40 Books You Hated in High School That You'll Love Now
Let's face it: You were way too young to appreciate Catch-22.
Reading is rarely fun when it's being forced upon you. That's why so many high school kids are so resistant and resentful about the books they've been assigned to read by their teachers. Even though a teen's job—and high school is essentially that: a job—involves reading some of the greatest works in the history of literature, teens gripe and moan like they're child laborers in a coal mine. They get such a chip on their shoulder about these literary chores that many of them grow up and still recoil at the mere mention of the classic books they once pretended to read carefully.
It's time to reclaim your education from the young version of you that didn't know any better. Here are 40 books that you probably ignored or, at best, skimmed just to get a passing grade in English class. You might not have connected with these iconic tomes as a teenager, but there's definitely something there that will resonate with you as an adult.
Sun Also Rises by Ernest Hemingway
A bunch of American expats party too hard in Paris cause they're so disillusioned and bored and then travel to Spain to watch bullfighting and then drink some more. Was it the Lost Generation wandering aimlessly, or the best vacation ever? (Also, trying to figure out Jake's mystery "war wound" that left him impotent is way more fun as a anatomically informed adult.)
Great Expectations by Charles Dickens
In mid-19th century England, a poor orphan boy named Pip is convinced that, somehow, someway, he'll escape his miserable, impoverished life and become a gentleman of means, and finally convince the woman of his dreams, Estella, to fall in love with him and get married. Then an anonymous benefactor makes him rich, and to the surprise of nobody, it doesn't make him happy, and he eventually loses everything. It's like a 500-page reminder of why you shouldn't bother playing the lottery.
The Invisible Man by Ralph Ellison
When you first read it in high school, you were probably disappointed that the book was nothing like the movie of the same name, as it didn't involve a literally invisible guy wrapped in bandages. Bo-ring! But as an adult, you're better able to appreciate the symbolism that Ellison brilliantly weaves into his story, a portrait not just of a man who feels disenfranchised by the country he's tried so hard to adapt to, but of the scars of racism that linger below the surface, and how black people can feel invisible in American society.
Leaves of Grass by Walt Whitman
It took Whitman 35 years to finish writing this collection of poetry, and he even finished the last draft on his deathbed, so it should take a little longer to digest and make sense of than just one high school poetry class. Whitman celebrates nature and the human body and the soul in ways that only somebody who has thought a long, long time about these subjects can truly wrap his or her brain around. "I am large," Whitman wrote. "I contain multitudes." Remember that part? It might be time to revisit those words from the hindsight of age.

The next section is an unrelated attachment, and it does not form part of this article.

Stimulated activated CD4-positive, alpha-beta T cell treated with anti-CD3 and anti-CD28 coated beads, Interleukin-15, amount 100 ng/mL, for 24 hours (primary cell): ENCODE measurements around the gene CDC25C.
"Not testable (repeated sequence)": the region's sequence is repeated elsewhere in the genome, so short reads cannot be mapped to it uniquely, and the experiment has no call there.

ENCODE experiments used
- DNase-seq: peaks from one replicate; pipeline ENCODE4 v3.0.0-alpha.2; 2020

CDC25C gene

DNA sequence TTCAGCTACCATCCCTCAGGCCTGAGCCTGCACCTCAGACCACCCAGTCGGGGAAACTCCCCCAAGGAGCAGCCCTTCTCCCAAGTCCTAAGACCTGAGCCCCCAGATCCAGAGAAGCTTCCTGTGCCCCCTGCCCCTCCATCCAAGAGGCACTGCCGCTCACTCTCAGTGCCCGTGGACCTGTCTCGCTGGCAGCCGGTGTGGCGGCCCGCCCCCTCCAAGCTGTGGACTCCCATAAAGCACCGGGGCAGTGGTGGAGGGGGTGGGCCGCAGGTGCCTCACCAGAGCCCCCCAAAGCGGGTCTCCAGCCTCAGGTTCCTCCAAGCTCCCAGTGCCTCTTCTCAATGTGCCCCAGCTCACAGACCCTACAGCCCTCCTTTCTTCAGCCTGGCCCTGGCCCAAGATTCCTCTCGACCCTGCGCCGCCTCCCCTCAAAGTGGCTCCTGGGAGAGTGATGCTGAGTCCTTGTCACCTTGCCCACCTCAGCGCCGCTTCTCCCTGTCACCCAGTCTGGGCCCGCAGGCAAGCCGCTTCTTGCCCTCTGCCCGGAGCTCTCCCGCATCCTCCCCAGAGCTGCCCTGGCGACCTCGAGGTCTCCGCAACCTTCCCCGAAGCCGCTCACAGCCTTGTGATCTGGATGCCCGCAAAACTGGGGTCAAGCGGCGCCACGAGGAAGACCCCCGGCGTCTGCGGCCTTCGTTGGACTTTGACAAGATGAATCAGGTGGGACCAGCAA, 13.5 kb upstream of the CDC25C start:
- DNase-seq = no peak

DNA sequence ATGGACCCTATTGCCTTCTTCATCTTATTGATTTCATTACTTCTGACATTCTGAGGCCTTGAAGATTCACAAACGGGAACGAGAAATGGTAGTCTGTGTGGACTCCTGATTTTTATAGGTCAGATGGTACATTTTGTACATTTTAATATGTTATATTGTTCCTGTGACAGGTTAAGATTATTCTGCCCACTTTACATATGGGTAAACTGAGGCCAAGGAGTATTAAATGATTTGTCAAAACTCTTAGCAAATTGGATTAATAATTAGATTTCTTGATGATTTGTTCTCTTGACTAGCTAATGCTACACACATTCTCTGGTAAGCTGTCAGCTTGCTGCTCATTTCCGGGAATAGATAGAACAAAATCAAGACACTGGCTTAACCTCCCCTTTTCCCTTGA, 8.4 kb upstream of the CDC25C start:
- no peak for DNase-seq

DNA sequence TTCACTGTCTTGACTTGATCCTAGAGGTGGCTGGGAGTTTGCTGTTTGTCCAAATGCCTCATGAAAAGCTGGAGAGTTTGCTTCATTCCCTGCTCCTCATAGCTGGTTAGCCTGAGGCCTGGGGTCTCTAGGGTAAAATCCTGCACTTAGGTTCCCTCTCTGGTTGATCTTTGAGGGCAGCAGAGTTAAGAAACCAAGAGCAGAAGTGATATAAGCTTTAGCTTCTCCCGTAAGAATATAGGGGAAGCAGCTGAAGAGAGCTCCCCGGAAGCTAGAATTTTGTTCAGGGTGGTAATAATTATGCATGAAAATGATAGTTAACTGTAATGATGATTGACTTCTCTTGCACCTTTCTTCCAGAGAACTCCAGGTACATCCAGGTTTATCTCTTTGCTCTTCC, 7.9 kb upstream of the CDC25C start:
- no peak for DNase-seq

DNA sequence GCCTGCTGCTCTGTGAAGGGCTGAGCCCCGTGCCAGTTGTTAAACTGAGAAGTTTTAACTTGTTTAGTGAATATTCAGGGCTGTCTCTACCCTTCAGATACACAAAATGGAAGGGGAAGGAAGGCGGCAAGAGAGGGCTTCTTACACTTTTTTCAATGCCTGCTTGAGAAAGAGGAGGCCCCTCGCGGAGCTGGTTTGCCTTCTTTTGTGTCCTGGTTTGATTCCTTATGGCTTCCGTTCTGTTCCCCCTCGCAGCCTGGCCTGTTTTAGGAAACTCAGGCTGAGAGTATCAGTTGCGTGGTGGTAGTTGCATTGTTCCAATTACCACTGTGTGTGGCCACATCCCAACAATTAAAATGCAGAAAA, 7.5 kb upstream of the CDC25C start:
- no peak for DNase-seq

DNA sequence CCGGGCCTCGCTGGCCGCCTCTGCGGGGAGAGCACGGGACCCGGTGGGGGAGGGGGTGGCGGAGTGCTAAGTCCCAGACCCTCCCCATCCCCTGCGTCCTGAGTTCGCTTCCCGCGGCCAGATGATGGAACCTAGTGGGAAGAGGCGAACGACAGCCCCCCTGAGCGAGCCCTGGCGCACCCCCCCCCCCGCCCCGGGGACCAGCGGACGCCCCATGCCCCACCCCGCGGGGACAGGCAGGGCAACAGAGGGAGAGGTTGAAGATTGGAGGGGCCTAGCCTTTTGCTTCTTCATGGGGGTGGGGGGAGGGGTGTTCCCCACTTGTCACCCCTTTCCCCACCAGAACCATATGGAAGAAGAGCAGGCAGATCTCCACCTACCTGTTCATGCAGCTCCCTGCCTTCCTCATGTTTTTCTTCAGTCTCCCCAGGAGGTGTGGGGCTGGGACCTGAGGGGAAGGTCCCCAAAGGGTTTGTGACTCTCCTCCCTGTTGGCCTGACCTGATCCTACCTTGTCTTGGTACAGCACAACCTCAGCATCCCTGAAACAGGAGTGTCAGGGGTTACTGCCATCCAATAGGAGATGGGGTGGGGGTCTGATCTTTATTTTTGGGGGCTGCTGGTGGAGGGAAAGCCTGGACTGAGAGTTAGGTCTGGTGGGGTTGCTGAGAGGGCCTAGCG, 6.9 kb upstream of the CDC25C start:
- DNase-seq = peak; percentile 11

Catcher in The Rye by J. D. Salinger
Holden Caulfield may've seemed like a character that only a confused and disillusioned teen could really identity with. But when you've got some distance from those years, you realize how easy it was to see the world through Holden's eyes, sneering at phonies and anyone who doesn't live up to your moral standards, and you start to see how teenage rebels aren't always worth emulating, and some of them might actually just be spoiled rich kids who need to be ignored. "All morons hate it when you call them a moron," says Holden, who just might be a moron.
Fahrenheit 451 by Ray Bradbury
If the recent adaptation (starring Michael Shannon and Michael B. Jordan) didn't whet your appetite for picking up your old dog-eared copy of Bradbury's dystopian classic, we're just going to assume you didn't realize it was a book first. Well, it totally was. And the grim cautionary tale about a future dystopia where books are outlawed and burned by "firemen"—and the only legal pleasures are watching a huge wall-size TV, driving too fast, and listening to "Seashell Radio" with ear-attached devices—might seem a little more eerily familiar to real life than it did back when you were in high school.
This Pulitzer Prize-winning novel was recently voted as "America's Best-Loved Novel" as part of the PBS "Great American Read" series, and it's unlikely that all those Mockingbird fans only read it that one time when they were a sophomore in high schools. What's fascinating about taking another look at this story is realizing just how much was at stake for Atticus Finch, who had more to lose than just a court case. Defending a wrongly accused black man in Alabama during the mid-'40s was the epitome of a hopeless task, but Atticus fought with the moral certitude of somebody who knows that the right thing isn't always the same as the easy or safe thing.
Animal Farm by George Orwell